Although competitors have made much of how well legacy SPARC / Solaris applications have run on x86 hardware using Solaris Migration products - Sun's biggest customers (telcos) are unlikely to switch their high volume applications away from SPARC as long as Sun holds out the realistic promise of maintaining its lead in the number of core processors it can fit into a motherboard.

Every time you read about internet tv and similar entertainment content for cellphones being rolled out around the globe in larger and larger deployments you're seeing the start of a trend which will soak up orders of magnitude more server capacity than is installed today. And there's no new floor space to put it in most of the datacenters where the fat data pipes are. All of that is good news for SPARC's future prospects.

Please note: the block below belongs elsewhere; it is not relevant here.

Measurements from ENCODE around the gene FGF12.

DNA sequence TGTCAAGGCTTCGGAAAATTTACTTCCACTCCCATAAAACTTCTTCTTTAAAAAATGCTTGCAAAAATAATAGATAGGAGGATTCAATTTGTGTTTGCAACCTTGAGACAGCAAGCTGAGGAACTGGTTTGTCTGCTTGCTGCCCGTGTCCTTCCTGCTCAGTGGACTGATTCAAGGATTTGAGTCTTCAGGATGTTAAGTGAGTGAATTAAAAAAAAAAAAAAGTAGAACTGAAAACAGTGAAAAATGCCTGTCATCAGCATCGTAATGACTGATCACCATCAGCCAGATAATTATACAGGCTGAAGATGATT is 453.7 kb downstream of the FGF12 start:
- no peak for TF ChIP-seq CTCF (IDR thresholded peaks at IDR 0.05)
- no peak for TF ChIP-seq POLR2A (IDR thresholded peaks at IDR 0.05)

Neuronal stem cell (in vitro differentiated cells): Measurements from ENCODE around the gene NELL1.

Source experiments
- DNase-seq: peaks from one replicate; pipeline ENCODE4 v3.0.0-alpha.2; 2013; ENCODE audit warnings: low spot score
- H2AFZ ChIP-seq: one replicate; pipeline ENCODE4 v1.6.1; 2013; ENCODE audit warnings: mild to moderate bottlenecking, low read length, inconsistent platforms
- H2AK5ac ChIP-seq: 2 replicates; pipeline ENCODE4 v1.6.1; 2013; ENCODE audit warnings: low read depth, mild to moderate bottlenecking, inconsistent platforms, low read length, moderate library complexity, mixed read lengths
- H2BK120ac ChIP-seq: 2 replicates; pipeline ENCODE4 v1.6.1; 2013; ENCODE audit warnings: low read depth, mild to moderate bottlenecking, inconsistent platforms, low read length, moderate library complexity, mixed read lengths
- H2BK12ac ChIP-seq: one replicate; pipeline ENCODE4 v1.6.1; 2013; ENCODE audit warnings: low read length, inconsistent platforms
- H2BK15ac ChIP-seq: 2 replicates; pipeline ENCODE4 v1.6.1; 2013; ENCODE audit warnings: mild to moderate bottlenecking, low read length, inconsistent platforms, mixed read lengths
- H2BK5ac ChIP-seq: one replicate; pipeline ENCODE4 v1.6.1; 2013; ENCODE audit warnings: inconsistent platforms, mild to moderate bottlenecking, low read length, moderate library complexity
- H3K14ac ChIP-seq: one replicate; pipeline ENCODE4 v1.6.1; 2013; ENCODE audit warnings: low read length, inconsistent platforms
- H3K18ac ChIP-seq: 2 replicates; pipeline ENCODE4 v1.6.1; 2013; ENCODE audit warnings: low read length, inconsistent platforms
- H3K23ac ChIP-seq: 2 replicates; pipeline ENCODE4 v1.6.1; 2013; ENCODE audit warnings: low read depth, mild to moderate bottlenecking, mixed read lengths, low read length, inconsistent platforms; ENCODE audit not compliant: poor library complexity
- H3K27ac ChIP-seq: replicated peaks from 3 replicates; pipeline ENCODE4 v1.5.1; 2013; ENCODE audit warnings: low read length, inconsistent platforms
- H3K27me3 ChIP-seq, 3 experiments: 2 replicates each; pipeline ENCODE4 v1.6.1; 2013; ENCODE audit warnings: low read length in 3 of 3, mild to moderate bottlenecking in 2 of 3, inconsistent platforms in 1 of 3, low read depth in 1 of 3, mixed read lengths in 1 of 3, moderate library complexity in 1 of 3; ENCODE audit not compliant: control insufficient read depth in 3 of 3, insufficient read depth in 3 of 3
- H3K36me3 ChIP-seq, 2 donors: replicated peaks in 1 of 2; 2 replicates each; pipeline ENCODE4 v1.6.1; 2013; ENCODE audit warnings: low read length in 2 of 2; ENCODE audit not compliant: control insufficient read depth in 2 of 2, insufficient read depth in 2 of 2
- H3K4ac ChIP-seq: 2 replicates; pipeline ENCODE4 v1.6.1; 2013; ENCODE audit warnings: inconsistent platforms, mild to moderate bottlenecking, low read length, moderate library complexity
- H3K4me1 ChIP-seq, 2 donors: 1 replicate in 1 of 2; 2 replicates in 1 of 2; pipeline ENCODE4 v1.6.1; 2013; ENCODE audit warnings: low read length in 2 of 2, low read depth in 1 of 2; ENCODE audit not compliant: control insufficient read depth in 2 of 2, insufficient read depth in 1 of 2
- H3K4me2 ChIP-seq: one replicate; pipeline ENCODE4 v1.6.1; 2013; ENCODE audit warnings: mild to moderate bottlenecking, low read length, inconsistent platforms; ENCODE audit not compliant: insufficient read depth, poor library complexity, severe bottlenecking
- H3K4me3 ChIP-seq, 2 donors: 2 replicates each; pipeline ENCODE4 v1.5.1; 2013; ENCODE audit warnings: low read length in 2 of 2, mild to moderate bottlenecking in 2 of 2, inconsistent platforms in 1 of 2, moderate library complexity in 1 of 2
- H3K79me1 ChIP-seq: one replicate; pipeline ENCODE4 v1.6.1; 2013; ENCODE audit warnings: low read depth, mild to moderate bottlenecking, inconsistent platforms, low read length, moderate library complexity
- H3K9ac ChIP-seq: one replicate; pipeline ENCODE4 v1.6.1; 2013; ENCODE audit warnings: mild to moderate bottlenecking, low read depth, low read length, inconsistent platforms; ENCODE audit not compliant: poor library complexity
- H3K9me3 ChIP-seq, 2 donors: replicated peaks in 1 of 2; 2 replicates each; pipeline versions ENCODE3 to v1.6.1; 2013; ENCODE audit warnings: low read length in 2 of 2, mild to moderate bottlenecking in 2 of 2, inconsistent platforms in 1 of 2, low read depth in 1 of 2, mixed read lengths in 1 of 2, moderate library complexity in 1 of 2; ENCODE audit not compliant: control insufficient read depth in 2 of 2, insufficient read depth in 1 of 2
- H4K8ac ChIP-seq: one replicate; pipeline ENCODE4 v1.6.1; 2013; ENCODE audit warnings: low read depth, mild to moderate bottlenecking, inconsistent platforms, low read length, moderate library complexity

LEON3 Processor Licensed for New Space Missions

Goteborg Sweden - September 12, 2007 - Gaisler Research AB announced that license agreements have been signed for the use of the fault tolerant LEON3 processor with Assurance Technology Corp (US), Syderal SA (Switzerland) and Tubitak Uzay (Turkey).

The LEON3 and the GRLIB IP library will be used together with the RTAX2000S FPGA from ACTEL Inc.

"These license agreements represent yet another confirmation of the success of the fault tolerant LEON3 processor. The LEON3 processor has now been accepted for critical space missions in Europe, US and Asia," said Per Danielsson, president & CEO of Gaisler Research.

The fault tolerant LEON3 processor is based on the standard LEON3 SPARC V8 Processor. It has been designed for operation in the harsh space environment, and includes functionality to detect and correct errors in all on-chip RAM memories.


Why Sun will Shine with a New Lustre